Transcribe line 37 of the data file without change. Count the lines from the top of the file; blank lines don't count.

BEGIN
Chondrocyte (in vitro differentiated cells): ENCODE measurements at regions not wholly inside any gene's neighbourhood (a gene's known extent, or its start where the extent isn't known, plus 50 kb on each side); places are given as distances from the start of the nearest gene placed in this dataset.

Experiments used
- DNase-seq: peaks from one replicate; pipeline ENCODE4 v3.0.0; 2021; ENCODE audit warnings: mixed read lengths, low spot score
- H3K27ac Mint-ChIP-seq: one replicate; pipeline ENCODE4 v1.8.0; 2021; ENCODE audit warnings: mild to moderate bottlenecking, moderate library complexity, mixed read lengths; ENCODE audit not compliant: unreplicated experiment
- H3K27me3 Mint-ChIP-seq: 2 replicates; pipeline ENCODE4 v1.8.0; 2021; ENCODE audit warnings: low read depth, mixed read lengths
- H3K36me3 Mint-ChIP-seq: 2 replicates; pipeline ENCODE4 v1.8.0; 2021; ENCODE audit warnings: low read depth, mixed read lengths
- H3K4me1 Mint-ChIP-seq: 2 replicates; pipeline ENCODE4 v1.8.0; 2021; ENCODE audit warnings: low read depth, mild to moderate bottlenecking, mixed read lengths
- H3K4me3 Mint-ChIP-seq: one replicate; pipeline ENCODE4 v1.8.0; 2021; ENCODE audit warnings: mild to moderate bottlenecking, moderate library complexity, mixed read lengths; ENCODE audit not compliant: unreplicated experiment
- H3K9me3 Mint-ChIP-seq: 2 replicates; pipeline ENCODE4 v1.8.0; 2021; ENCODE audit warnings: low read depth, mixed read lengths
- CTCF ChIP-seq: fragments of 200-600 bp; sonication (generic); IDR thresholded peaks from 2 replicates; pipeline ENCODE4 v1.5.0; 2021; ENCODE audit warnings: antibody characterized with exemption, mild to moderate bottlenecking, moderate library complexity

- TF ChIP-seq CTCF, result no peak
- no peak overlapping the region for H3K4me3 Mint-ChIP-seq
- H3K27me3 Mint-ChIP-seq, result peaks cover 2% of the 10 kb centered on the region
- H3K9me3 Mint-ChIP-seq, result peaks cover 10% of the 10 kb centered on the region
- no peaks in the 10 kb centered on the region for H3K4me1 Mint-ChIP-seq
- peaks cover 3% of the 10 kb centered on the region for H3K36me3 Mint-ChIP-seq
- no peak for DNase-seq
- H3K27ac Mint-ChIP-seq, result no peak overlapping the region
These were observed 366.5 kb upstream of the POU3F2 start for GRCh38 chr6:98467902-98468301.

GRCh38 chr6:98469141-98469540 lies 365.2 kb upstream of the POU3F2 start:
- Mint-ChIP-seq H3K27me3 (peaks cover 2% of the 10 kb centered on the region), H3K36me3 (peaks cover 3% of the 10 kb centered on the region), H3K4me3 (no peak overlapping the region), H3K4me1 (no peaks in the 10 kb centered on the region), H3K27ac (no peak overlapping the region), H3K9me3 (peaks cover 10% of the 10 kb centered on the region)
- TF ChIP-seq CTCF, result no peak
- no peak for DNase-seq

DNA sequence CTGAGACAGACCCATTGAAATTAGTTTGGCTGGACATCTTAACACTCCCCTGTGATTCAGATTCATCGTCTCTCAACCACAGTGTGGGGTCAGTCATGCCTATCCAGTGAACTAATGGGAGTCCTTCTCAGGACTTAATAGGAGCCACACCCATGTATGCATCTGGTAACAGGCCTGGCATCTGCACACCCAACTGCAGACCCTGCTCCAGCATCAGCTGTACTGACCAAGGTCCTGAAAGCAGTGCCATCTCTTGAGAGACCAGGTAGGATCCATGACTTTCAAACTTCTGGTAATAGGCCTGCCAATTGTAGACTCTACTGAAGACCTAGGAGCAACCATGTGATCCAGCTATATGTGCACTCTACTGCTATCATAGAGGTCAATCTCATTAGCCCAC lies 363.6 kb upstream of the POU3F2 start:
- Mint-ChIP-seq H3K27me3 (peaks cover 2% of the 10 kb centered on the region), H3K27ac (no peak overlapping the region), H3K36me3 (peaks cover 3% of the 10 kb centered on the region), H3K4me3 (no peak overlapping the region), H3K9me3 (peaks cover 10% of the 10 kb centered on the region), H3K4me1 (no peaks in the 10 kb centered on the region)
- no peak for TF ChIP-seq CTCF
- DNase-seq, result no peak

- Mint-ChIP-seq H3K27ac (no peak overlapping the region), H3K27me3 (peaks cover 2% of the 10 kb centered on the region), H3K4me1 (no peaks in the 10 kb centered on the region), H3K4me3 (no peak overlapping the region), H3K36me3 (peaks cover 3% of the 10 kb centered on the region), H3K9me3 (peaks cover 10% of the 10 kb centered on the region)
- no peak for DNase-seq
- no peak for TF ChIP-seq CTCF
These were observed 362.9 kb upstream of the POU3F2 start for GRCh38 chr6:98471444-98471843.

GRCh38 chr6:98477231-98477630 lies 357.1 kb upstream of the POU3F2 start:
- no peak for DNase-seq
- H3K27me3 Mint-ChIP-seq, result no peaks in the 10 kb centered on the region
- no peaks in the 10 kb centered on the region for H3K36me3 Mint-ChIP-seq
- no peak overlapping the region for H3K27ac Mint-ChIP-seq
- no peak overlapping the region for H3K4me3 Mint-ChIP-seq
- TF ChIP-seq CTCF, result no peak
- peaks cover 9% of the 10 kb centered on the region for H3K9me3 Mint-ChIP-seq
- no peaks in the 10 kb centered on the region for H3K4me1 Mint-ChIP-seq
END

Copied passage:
- no peak overlapping the region for H3K4me3 Mint-ChIP-seq